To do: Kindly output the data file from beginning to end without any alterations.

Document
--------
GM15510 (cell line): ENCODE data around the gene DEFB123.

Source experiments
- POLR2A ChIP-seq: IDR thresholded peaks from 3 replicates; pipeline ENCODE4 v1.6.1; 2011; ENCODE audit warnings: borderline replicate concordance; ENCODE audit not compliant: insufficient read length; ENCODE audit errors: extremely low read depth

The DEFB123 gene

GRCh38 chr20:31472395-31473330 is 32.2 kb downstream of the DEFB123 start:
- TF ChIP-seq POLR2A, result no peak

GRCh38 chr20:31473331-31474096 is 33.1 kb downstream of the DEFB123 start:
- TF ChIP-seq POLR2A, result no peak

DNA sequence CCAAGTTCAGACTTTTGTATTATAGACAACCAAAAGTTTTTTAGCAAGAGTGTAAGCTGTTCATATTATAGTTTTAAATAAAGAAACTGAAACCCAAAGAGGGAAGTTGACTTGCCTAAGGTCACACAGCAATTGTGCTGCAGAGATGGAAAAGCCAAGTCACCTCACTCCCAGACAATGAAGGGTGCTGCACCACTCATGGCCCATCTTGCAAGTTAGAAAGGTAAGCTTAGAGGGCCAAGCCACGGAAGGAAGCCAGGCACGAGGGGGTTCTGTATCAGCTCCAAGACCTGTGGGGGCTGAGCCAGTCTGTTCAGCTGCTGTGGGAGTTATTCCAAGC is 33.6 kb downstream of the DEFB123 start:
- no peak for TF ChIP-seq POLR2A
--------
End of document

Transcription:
GM15510 (cell line): ENCODE data around the gene DEFB123.

Source experiments
- POLR2A ChIP-seq: IDR thresholded peaks from 3 replicates; pipeline ENCODE4 v1.6.1; 2011; ENCODE audit warnings: borderline replicate concordance; ENCODE audit not compliant: insufficient read length; ENCODE audit errors: extremely low read depth

The DEFB123 gene

GRCh38 chr20:31472395-31473330 is 32.2 kb downstream of the DEFB123 start:
- TF ChIP-seq POLR2A, result no peak

GRCh38 chr20:31473331-31474096 is 33.1 kb downstream of the DEFB123 start:
- TF ChIP-seq POLR2A, result no peak

DNA sequence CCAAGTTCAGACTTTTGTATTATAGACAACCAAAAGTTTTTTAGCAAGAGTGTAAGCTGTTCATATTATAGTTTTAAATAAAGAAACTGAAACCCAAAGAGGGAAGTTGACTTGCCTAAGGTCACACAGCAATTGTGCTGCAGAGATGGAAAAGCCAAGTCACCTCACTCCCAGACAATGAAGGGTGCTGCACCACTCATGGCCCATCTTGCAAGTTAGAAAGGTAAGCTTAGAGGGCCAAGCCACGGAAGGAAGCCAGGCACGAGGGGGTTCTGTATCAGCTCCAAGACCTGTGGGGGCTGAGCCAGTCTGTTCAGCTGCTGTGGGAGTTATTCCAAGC is 33.6 kb downstream of the DEFB123 start:
- no peak for TF ChIP-seq POLR2A